A missile disappears in Iran, but the CIA has other problems: the heir to an Emirate gives an oil contract to China, cutting out a US company that promptly fires its immigrant workers and merges with a small firm that has landed a Kazakhstani oil contract. The Department of Justice suspects bribery, and the oil company's law firm finds a scapegoat. The CIA also needs one when its plot to kill the Emir-apparent fails. Agent Bob Barnes, the fall guy, sorts out the double cross. An American economist parlays the death of his son into a contract to advise the sheik the CIA wants dead. The jobless Pakistanis join a fundamentalist group. All roads start and end in the oil fields. Written by
In two clever examples of parallelism in the script and dialogue, CIA staffer Fred Franks uses the phrase "Help me out here" in the film after it's been directed at him by his CIA supervisor, Terry. And the name "Jimmy" is one that Bob Barnes insists on using when he talks to Mussawi -who's offended by it - but it's a name that Killen CEO Jimmy Pope invites Bennett Holiday to use in addressing him. See more »
Early in the film, a news reader with a British accent says "one hundred thirty". They should have said "one hundred and thirty." The "and" is usually omitted in non-British English. See more »
Stephen Gaghan penned Traffic, which was the best film of 2000. Now with Syriana, he has developed a companion piece, with the oil industry as the backdrop rather than the drug trade. The irony of this is that the films show that both industries are corrupt to the core, but only one is legal.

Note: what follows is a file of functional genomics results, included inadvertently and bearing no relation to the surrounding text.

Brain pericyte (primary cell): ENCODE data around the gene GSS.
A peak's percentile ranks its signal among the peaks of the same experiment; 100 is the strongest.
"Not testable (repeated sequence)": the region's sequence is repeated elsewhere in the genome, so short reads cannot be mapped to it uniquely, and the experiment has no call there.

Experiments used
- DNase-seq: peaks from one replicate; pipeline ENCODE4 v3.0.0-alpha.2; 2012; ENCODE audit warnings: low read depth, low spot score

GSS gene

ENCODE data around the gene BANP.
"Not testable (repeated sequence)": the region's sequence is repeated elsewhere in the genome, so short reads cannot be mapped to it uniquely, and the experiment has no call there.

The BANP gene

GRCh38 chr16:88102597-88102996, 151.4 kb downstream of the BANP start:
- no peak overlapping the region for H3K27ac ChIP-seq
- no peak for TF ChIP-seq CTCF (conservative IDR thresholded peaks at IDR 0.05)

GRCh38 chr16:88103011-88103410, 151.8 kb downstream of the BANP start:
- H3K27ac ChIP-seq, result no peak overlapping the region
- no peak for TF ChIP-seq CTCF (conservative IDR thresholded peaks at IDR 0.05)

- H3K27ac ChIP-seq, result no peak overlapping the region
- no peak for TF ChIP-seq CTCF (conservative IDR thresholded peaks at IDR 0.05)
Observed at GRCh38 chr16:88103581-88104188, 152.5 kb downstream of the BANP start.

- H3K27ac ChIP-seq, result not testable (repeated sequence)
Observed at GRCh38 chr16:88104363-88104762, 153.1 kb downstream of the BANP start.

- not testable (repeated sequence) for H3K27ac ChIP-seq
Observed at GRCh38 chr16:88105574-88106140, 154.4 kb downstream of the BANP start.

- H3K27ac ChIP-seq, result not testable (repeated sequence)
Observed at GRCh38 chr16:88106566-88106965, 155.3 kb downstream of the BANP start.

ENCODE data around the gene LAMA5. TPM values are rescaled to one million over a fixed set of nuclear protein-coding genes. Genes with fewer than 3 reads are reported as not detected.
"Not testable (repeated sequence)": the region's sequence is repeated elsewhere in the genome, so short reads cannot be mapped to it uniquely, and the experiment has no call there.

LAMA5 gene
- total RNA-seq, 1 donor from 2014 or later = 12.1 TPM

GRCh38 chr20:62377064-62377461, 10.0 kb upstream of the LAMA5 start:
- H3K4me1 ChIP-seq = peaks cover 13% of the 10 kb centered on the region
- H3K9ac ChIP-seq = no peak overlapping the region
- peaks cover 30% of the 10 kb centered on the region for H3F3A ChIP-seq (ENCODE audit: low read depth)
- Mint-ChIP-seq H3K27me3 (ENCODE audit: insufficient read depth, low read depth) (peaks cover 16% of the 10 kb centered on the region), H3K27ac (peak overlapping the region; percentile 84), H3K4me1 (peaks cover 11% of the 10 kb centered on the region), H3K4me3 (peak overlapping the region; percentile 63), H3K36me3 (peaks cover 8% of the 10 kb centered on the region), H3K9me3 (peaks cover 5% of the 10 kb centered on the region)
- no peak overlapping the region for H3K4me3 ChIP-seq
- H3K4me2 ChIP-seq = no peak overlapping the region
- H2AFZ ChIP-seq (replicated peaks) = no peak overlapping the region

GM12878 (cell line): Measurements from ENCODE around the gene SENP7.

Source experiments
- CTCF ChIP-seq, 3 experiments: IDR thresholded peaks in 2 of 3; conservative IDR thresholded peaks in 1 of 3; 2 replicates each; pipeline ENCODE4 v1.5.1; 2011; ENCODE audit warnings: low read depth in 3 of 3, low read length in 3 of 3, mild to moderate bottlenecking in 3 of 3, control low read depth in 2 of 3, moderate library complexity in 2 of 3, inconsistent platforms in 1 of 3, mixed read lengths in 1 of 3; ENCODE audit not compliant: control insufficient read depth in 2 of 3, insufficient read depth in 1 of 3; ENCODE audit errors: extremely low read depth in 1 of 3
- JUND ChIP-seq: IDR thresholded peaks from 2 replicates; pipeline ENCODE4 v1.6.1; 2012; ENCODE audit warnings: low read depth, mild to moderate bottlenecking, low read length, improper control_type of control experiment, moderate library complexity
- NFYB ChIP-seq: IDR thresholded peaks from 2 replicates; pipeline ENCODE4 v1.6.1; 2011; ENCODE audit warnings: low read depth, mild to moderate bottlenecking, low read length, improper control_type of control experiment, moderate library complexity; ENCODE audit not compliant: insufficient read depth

In fact, by the evidence of these two films, one could argue that the drug trade is the less sleazy of the two because it does not exist with the facade of legitimacy that surrounds the oil industry. If I was to make a list of the 10 best films of the decade so far, these would both be there.
It is tough, if not impossible and perhaps even foolish to try and apply one thesis to this film, but for me, it is that what we as civilians call corruption is simply the culture of the oil business, one supported and nurtured by government, business, traders and lawyers. No-one knows why it exists, but it does, and if you cannot wade in it, you are out of the game.
Syriana does not have a plot or a storyline, but it throws character and story and information at you by the bucketful. There is no warm up time. Gaghan goes out of his way to show that the people involved in this business are surrounded by a normal world with normal hopes and dreams. This is evident from the opening shot. A title card tells us we are in Tehran, but not a some stereotypical open market selling figs. It is a hip hop club.
The main story of the film involves a possibly corrupt merger of two major American oil firms. From there, everything else fans out. THe story of Jeffrey Wright, the government official investigating the merger, George Clooney, the CIA operative with missions with no apparent goal, the Arab Emir from an unnamed oil producing country, and his two sons each wanting to take over his reign, the industry analyst (Matt Damon) who will use any situation to advance his firm, and the young, broke angry Arab youth who look for meaning in life and find it in the most dangerous way.
Syriana is not a left wing movie, it is surprising a-political. It is not anti-American, but it most certainly lays blame on the US and the west for putting oil ahead of all other priorities. It is not sympathetic to terror, but its most compelling plot line tell us how a terrorist can be made from a bad combination of hopelessness, unemployment, anger and poverty.
If you are looking for a neat and tidy ending, you will be frustrated. The film ends like a truck running into a brick wall, with all but one or two plots left hanging. It does not answer any questions because I believe that Gaghan is trying to show that no-one is really in charge and that no-one really knows what is going on.
The acting is near perfect from everyone in the cast, including a small, two scene brilliant cameo by William Hurt and Oscar worthy work from Clooney and Alexander Siddig as the frustrated Arab prince.
This is an important film and it is not to be missed. **** out of ****.
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